Bag it, Tim: As a baseball laughingstock, Tebow actually hurting his message
The most covered Grapefruit League game in recent memory was played Wednesday before 6,538 people at First Data Field in Port St. Lucie, Fla.
The New York Mets hosted the Boston Red Sox, with the home team fielding a lineup featuring most of the regulars it plans to play for the upcoming season. With one glaring exception, of course: Tim Tebow at designated hitter.
The top of the order consisted of Curtis Granderson, Neil Walker and Yoenis Cespedes, who combined to launch 84 home runs last year. In the 4, 5 and 6 holes were Jay Bruce, Lucas Duda — both have clubbed 30 homers before — and Travis d’Arnaud. In the seventh spot was Amed Rosario, one of the organization’s premier prospects.
And then there was Tebow hitting eighth, which made about as much sense as Joe Mauer playing quarterback for the Dallas Cowboys.
In their 8-7 victory over the Red Sox, the Mets had 13 hits. But Tebow was 0-for-3 with two strikeouts and failed to get the ball out of the infield. As a matter of fact, he was responsible for five of New York’s 24 outs on the afternoon.
On each of his Ks, he was caught looking — highlighted by a handful of curious glances back at the home plate umpire. The one time he put the ball in play, Tebow grounded weakly into a 6-4-3 twin killing. The one time he reached base, courtesy of a hit-by-pitch, he was doubled off first on a line drive for yet another rally killer.
But the fans saw what they wanted to see. Tebow got a standing ovation after the first double play because a run scored. No RBI, by the way.
As you can no doubt tell by now, I’m not a fan of Tebow’s hardball publicity stunt. Let’s not hide behind euphemisms here. This is little more than a former Heisman Trophy winner using fame to satisfy his inner Peter Pan.
One of the greatest quarterbacks in college football history, Tebow accomplished everything possible at that level of competition. Flaming out in the NFL — he’s not the first Heisman alumnus to do so — was no crime. As a matter of fact, his relentless pursuit to be a QB on Sunday was admirable.
Except said pursuit wasn’t so relentless after all. They need passers in Canada. They need them in the arena league, too. Tebow chose TV instead.
Clearly, there is some attention-seeking behavior on display here. Tebow didn’t want to cross the border or play arena ball. No bright lights. He also said no to switching positions. Field generals get the glory, which he can in turn give to God.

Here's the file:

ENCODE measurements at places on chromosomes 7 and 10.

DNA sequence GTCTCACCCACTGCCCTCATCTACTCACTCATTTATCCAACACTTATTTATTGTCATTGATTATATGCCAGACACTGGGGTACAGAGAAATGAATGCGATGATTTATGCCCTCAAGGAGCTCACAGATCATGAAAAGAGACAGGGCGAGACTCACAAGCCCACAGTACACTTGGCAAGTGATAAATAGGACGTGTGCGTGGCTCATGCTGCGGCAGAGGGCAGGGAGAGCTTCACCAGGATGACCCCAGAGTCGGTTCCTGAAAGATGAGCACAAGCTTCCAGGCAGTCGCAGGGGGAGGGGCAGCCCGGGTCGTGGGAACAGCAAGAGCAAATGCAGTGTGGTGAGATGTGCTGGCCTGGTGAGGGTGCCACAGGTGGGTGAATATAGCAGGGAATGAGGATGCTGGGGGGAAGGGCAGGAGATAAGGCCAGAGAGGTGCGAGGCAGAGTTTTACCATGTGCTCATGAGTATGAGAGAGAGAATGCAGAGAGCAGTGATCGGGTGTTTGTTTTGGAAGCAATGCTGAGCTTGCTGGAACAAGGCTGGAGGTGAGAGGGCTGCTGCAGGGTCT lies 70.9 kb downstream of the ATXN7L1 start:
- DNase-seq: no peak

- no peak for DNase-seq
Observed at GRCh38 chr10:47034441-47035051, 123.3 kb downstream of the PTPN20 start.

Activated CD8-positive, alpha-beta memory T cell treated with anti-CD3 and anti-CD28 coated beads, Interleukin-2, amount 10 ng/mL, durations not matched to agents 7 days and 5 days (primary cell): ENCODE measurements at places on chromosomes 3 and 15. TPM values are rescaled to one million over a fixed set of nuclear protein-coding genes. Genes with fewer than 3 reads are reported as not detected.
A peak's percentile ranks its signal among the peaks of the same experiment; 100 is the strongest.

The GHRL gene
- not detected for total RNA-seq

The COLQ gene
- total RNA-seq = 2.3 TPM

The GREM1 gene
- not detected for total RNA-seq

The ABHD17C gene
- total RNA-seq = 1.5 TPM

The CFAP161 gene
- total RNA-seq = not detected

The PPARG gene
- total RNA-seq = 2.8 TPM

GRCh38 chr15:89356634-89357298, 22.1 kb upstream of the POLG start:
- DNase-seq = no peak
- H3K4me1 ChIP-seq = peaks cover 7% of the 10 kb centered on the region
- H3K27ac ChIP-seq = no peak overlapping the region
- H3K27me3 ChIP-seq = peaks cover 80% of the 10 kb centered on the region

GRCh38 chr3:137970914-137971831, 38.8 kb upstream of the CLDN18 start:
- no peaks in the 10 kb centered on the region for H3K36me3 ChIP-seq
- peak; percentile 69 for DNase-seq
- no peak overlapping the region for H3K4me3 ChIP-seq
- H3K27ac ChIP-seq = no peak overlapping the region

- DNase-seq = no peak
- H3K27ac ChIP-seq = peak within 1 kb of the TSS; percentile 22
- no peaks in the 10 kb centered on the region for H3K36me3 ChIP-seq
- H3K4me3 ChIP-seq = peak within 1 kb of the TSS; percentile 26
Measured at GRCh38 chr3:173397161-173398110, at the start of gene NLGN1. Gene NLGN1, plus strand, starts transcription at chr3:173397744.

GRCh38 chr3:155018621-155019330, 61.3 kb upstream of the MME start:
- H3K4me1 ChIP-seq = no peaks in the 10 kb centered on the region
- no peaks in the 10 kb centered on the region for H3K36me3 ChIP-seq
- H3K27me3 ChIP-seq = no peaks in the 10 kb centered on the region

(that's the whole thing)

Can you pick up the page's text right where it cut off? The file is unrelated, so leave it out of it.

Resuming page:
So now, with the NFL announcing so loudly that it wants nothing to do with him — he hasn’t thrown a pass that mattered in half a decade — conveniently he had another lifelong dream up his sleeve. While he hadn’t played baseball since his junior year of high school in 2005, reportedly he was quite the hitter once upon a time.
Nevertheless, the fact that Tebow routinely blasts opposite-field bombs in batting practice is immaterial. Everyone mashes in BP.
There’s a weekend-warrior golfer at most every public course in America that can drive the ball 325 yards. But that doesn’t mean he’s anything close to a PGA Tour professional. Chances are, he can’t hang with a local club pro.
Tebow is essentially “Happy Gilmore” at this point. In the comedy, Adam Sandler’s character was a wannabe hockey player — to be clear, Tebow was no pigskin wannabe — who happens to destroy a driver a country mile. Still, he finished last in his initial tournament because he had no idea how to, you know, play golf.
Yes, Happy eventually defeats Shooter McGavin for the Tour Championship. I don’t need to remind you that it was, well, an Adam Sandler movie, do I?
Despite Tebow going to Florida and me having attended Florida State, I’ve actually been a fan of his for years. I covered him in high school. I covered him at the NFL Scouting Combine, too. He’s a once-in-a-lifetime person.
Make no mistake about it: He’s a better man than I am by almost every reasonable measure. I could never dream of being so positive, so charitable and so philanthropic. Every time there’s video of him visiting a sick child in the hospital — I’m so fortunate to have two healthy and happy kids — I get misty-eyed.
I understand what he’s after. As far as Tebow is concerned, the bigger his platform, the more good he can do.
That being said, his name already carried enough gravitas as a gridiron great. As an analyst for SEC Network, he continues to be in the public eye. I’ve commended him for his television work. He’s not bad on camera.
But what’s next once — not if, mind you — he fails on the diamond? We’ve seen Tebow swing a golf club before. Will he start taking sponsor’s exemptions to tee it up alongside Jordan Spieth? We’ve also seen Tebow in the weight room. Does he ask Greg Glassman to compete in the CrossFit Games? His revolution must be televised, apparently.
The Mets gave Tebow that No. 97 jersey for one reason: He’s Tebow. He’ll sell tickets. He’ll turn on TVs. He’ll take over social media.
Either he’s oblivious to being one step short of sticking his head inside a lion’s mouth, or he’s in on the joke. By no means am I saying Tebow’s message is disingenuous. But that message is now encased in an unnecessary gimmick.
Tebow said when he arrived at spring training that his mission in life — what matters more to him than any touchdown or home run — is “bringing faith, hope and love to those needing a brighter day in their darkest hour of need.” He was already doing that as a football icon. How is that mission furthered by becoming a baseball laughingstock?
His favorite band is the country music trio Rascal Flatts. When this baseball thing doesn’t pan out, maybe Tebow can make them a quartet.